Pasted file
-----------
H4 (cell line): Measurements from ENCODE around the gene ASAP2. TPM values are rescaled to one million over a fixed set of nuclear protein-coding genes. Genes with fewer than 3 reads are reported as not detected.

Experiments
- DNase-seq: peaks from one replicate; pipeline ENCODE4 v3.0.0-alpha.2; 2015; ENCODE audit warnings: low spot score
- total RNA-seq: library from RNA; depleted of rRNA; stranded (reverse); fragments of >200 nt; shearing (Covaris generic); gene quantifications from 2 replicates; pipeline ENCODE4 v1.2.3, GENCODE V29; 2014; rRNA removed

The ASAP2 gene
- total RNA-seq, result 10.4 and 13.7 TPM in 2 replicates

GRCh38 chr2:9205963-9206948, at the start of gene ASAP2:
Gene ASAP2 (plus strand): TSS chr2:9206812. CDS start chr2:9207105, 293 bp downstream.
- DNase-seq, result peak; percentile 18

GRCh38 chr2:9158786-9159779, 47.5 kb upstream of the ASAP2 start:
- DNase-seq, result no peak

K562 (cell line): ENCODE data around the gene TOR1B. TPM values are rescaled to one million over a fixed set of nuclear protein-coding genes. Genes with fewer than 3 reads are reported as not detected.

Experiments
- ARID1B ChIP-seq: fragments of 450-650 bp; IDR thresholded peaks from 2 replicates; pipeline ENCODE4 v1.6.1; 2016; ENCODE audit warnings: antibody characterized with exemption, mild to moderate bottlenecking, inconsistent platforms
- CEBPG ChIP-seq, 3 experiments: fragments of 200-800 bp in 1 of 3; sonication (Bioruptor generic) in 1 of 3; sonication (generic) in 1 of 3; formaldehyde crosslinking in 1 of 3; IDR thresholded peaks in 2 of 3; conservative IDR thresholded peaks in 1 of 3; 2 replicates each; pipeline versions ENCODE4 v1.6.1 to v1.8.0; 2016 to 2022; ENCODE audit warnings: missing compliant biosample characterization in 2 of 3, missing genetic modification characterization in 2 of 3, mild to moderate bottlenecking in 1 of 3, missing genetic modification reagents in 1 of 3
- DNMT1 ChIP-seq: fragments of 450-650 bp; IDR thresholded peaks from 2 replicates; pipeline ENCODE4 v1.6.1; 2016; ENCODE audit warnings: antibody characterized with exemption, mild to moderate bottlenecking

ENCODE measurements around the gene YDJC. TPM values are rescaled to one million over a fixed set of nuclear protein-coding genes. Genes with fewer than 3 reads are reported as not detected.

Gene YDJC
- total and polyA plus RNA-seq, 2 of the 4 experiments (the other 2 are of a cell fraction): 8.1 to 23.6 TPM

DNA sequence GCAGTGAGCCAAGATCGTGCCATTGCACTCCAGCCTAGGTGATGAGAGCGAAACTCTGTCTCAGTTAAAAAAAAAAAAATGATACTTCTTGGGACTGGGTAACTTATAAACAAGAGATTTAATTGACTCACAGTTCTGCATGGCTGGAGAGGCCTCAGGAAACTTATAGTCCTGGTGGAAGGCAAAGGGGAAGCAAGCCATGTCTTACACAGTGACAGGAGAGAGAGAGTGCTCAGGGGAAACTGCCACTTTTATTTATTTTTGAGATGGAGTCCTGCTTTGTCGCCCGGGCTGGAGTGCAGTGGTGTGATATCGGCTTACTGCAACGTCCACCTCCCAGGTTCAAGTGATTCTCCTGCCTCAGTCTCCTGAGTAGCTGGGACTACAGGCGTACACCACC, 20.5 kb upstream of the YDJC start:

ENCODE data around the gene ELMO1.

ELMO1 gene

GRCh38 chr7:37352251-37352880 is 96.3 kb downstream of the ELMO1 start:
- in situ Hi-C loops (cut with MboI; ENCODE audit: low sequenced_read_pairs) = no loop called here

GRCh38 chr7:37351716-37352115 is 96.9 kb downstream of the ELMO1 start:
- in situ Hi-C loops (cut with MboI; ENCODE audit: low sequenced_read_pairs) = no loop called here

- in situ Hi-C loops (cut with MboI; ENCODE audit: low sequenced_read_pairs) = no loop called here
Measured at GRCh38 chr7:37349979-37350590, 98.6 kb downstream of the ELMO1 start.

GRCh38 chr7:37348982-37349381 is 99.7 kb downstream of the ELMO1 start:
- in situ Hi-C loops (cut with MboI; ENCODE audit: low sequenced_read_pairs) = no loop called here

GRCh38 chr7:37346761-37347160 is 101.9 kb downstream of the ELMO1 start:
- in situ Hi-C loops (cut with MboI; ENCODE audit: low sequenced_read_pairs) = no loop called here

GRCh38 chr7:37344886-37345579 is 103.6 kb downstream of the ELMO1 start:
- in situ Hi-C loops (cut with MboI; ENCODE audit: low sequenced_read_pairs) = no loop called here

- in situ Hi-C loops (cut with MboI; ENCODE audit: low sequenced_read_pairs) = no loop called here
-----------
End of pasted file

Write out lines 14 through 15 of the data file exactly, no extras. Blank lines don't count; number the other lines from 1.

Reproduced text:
- ARID1B ChIP-seq: fragments of 450-650 bp; IDR thresholded peaks from 2 replicates; pipeline ENCODE4 v1.6.1; 2016; ENCODE audit warnings: antibody characterized with exemption, mild to moderate bottlenecking, inconsistent platforms
- CEBPG ChIP-seq, 3 experiments: fragments of 200-800 bp in 1 of 3; sonication (Bioruptor generic) in 1 of 3; sonication (generic) in 1 of 3; formaldehyde crosslinking in 1 of 3; IDR thresholded peaks in 2 of 3; conservative IDR thresholded peaks in 1 of 3; 2 replicates each; pipeline versions ENCODE4 v1.6.1 to v1.8.0; 2016 to 2022; ENCODE audit warnings: missing compliant biosample characterization in 2 of 3, missing genetic modification characterization in 2 of 3, mild to moderate bottlenecking in 1 of 3, missing genetic modification reagents in 1 of 3